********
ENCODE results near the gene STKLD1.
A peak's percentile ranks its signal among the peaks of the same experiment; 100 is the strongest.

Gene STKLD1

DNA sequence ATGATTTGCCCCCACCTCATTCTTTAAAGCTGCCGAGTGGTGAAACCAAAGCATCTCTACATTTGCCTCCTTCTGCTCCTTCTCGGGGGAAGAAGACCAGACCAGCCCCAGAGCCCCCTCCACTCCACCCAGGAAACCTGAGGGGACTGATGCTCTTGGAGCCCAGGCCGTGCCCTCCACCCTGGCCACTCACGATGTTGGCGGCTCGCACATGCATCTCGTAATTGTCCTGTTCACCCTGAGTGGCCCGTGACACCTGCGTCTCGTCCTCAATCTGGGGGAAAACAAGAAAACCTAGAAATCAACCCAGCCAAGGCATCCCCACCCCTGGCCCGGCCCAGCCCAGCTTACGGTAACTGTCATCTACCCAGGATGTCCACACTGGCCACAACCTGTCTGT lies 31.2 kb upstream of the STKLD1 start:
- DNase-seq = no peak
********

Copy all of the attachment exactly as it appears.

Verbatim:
ENCODE results near the gene STKLD1.
A peak's percentile ranks its signal among the peaks of the same experiment; 100 is the strongest.

Gene STKLD1

DNA sequence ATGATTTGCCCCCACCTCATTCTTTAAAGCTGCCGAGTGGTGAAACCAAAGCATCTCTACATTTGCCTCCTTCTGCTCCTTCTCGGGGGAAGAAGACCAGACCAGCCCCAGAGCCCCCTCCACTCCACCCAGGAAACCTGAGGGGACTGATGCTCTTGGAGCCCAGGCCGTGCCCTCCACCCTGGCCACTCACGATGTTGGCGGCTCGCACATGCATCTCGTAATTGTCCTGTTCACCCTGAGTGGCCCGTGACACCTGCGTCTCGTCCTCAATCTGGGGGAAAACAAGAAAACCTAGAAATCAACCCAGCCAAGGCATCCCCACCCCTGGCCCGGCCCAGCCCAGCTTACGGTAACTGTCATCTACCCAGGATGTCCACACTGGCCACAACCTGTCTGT lies 31.2 kb upstream of the STKLD1 start:
- DNase-seq = no peak